This is a question I have often asked myself too because in fact there seems to be no connection between one experience and the next. But then it all comes back. For example, at the end of my university years, I was offered a role as a researcher but I refused because working one night in a club earned me the same as a month at the university. But then, somehow, I ended up becoming the Director of a school. Thinking of fashion, it is full of anthropology and psychology and the idea of a brand, well, it’s basically a religion, so it is a matter of philosophy when it comes to building and running one. The track list of a radio session and a sequence of a lesson require the same focus and consistency of content. The classroom is a stage. Then, speaking of La Perla, lingerie is about seduction but seduction is primarily a form of education, a discipline, if you will. In my life I have changed forms of expression but never the drivers and the core values.


DELUGE. If we speak about your role today, what makes for a true educator?

In my case the mission of an educator comes from being part of Generation X, who especially in Italy were denied a future because of political scandals and gerontocracy alongside all the millennium changes. Here I speak of phenomena like globalization, the internet and the end of ideologies; a disenchantment that completely changed the world as we used to know it. In this condition, I decided at least to be a witness of change, a bridge for the sake of the next generations, also acting as the ‘mis-educator’ sometimes. A young student is like a blank page and so being an educator means you must grow these students to become stronger than you. And then to leave them your place when the time has come. That is why I recently decided to gather our alumni and talents seeded around the world with whom I want to share this mission. And this is why I mainly hire former students who still are in their twenties. Social conditions apart, I think being an educator has something to do with creation and proliferation. The educator’s condition is deep when it is honest: it is a way to multiply yourself as you empower others, in many ways it is like being a parent.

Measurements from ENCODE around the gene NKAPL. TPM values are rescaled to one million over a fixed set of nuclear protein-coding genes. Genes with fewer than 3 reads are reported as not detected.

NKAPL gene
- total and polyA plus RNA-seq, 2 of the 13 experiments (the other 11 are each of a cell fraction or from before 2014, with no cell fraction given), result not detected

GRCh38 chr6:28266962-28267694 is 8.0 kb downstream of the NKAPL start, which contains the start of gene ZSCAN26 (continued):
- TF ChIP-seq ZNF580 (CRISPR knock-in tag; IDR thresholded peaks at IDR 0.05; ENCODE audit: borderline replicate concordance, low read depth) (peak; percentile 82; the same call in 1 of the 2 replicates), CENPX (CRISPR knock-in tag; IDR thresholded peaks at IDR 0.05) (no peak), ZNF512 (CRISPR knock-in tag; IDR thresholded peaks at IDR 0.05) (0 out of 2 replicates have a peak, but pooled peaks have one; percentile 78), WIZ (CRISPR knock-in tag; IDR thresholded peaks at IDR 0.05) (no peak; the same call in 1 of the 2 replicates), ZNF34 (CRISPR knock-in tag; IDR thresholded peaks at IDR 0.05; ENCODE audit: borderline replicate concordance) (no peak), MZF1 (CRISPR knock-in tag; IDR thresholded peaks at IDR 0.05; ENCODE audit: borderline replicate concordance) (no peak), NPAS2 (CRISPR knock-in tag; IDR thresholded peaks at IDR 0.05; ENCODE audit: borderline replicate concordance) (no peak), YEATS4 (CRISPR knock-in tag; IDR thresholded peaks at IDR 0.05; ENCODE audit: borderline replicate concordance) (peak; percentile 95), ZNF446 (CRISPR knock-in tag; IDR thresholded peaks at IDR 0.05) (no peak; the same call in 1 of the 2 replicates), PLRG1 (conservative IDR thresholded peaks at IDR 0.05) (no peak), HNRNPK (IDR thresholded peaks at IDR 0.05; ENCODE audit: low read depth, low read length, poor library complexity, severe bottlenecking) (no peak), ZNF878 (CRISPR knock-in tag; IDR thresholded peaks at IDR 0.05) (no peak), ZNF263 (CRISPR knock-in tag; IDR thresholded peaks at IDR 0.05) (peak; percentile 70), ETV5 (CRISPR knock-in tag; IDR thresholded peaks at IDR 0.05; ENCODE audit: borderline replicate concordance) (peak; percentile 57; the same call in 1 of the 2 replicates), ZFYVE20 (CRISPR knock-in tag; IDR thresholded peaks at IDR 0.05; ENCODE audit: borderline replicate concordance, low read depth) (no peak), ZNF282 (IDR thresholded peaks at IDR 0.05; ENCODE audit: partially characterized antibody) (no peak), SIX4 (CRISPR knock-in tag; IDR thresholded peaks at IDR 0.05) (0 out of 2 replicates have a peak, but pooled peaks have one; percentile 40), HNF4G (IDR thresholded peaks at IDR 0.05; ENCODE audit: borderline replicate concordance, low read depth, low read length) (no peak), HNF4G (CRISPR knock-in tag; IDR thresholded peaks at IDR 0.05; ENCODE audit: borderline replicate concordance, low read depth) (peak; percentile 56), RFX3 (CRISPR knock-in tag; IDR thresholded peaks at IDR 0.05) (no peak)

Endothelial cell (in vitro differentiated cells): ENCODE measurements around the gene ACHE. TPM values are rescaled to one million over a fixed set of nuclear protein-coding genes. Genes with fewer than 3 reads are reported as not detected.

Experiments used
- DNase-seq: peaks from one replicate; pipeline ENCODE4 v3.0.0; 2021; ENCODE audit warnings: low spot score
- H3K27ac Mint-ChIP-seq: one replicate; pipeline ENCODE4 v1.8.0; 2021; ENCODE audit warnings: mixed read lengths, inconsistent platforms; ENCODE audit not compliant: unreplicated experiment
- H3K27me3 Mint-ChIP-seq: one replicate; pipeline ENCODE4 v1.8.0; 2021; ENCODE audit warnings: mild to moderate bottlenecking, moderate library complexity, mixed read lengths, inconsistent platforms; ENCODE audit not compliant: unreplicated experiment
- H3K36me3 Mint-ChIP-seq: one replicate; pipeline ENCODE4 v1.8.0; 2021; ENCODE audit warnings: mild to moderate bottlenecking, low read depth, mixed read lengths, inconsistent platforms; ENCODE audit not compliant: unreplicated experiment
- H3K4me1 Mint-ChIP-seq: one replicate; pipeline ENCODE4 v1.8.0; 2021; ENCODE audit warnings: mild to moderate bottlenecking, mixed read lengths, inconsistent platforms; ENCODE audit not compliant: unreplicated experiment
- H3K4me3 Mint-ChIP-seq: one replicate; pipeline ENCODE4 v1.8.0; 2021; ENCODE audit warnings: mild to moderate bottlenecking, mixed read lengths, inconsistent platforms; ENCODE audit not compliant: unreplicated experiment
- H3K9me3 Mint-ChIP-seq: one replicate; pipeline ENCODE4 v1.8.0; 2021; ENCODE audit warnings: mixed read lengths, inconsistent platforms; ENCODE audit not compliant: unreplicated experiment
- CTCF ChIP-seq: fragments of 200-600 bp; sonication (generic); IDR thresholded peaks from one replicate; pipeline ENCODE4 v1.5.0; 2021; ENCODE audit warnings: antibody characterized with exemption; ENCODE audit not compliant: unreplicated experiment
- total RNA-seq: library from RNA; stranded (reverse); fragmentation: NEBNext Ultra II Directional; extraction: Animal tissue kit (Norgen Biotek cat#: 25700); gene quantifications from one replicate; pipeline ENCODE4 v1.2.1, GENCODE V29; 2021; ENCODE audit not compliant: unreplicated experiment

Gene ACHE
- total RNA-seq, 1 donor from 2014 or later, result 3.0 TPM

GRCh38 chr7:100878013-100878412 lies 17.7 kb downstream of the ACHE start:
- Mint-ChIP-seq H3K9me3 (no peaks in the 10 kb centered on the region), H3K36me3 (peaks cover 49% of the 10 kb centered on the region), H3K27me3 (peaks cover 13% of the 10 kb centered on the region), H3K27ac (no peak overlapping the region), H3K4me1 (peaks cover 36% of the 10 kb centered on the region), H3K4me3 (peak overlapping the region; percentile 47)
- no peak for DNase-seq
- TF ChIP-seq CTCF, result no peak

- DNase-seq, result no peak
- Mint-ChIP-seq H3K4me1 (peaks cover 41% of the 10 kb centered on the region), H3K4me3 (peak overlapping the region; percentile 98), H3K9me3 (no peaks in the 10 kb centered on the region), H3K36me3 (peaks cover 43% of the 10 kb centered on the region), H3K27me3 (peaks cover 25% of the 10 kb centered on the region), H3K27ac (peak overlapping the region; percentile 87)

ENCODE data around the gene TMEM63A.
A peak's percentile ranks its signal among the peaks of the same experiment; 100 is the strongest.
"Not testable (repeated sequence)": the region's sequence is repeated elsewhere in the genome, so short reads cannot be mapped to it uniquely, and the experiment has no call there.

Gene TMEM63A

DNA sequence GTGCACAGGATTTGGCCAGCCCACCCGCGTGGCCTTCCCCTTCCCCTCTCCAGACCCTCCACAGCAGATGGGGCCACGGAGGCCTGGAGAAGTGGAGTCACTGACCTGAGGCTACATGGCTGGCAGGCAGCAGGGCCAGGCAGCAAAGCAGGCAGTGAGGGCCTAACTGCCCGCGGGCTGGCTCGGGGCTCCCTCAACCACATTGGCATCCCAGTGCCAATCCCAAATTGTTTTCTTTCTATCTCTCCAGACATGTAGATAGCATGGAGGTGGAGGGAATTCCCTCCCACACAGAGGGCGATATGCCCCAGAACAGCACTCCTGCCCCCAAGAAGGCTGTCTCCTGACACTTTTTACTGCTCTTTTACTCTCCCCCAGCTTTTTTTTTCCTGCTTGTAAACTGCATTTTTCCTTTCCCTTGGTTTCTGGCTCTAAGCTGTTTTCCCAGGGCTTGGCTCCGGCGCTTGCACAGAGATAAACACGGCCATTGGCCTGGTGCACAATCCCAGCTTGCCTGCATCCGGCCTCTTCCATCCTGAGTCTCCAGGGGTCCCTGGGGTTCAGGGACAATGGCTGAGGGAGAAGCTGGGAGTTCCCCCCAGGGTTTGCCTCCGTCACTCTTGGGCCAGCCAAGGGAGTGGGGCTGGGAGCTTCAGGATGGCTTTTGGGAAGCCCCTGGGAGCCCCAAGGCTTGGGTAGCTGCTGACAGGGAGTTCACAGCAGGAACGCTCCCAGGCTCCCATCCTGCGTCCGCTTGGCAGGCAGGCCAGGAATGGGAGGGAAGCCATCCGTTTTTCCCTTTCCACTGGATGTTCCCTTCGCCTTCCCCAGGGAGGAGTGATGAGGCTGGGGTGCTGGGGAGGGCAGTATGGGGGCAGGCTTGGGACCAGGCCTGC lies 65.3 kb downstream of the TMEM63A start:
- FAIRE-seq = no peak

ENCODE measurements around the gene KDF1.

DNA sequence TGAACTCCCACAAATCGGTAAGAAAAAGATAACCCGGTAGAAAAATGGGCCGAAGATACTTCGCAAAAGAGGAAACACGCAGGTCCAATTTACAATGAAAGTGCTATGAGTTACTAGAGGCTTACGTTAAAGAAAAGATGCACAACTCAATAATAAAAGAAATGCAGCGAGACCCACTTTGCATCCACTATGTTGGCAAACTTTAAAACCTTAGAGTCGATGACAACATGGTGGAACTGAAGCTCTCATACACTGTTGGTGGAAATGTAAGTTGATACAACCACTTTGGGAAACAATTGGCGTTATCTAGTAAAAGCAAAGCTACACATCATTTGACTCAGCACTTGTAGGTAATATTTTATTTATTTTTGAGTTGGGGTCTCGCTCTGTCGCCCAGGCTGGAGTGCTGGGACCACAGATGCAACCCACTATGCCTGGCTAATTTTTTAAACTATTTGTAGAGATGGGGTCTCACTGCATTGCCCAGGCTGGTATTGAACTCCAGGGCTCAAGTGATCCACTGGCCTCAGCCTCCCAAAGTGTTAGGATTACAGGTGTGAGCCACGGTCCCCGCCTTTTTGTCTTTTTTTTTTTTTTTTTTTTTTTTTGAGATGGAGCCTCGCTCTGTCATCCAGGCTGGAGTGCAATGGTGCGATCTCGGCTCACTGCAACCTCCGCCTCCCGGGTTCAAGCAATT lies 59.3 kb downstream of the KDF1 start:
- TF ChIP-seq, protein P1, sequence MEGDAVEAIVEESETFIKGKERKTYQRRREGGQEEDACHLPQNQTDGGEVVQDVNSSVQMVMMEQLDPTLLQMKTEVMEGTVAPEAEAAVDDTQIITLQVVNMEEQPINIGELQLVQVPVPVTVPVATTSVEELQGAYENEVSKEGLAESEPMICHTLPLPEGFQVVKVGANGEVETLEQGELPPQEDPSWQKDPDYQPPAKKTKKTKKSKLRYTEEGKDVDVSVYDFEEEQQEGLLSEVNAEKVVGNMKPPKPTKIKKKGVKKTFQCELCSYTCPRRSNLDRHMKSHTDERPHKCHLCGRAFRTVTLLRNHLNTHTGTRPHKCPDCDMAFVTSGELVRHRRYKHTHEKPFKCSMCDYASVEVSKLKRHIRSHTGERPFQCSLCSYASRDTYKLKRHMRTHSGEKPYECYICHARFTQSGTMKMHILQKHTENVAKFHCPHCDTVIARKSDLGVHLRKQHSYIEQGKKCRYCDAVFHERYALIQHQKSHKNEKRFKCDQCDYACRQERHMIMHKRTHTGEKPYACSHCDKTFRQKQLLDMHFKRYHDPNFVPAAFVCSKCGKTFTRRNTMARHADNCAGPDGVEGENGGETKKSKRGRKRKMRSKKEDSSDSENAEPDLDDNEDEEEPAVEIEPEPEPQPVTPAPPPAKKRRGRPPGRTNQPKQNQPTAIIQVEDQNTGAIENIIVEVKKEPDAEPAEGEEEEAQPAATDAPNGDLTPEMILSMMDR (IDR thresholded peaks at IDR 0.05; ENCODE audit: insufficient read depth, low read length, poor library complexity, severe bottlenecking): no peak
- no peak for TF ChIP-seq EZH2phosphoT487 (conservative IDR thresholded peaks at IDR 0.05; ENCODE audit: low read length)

PARLAY. True as it may be, the parenting aside, I like this idea of building graduates stronger than yourself. How do you see the development of contemporary fashion education?

Contemporary fashion schools must be old-school. I don’t believe in the “connect now, learn now” model, propagated by online education. This is not contemporary, it is just a waste of time. Electronic devices with various social networks simply divide and slander. People today, never are in the same place with both their mind and body. These ‘‘social’’ instruments falsify reality, imagery and the imaginary. News is fake, graphic software is make-up, we get used to this and we accept that also fashion is about cutting and pasting. No thanks! Clothes must be originally conceived, designed, constructed, tried and worn. Books must be unpacked, smelled and read. People must talk and look into eachothers eyes. Certainly, a multidisciplinary approach in learning and a flexible mindset are required because contemporary fashion is contradictory and paradoxical. But you cannot understand it without research. If you do not research, you just wander. And If you do not find anything you do not even find yourself. To become what you are is the essence of contemporary fashion education. Get real!

VOLATILE. So what role should fashion institutes play in this overly forgetful, often quick and irreverently commercial world?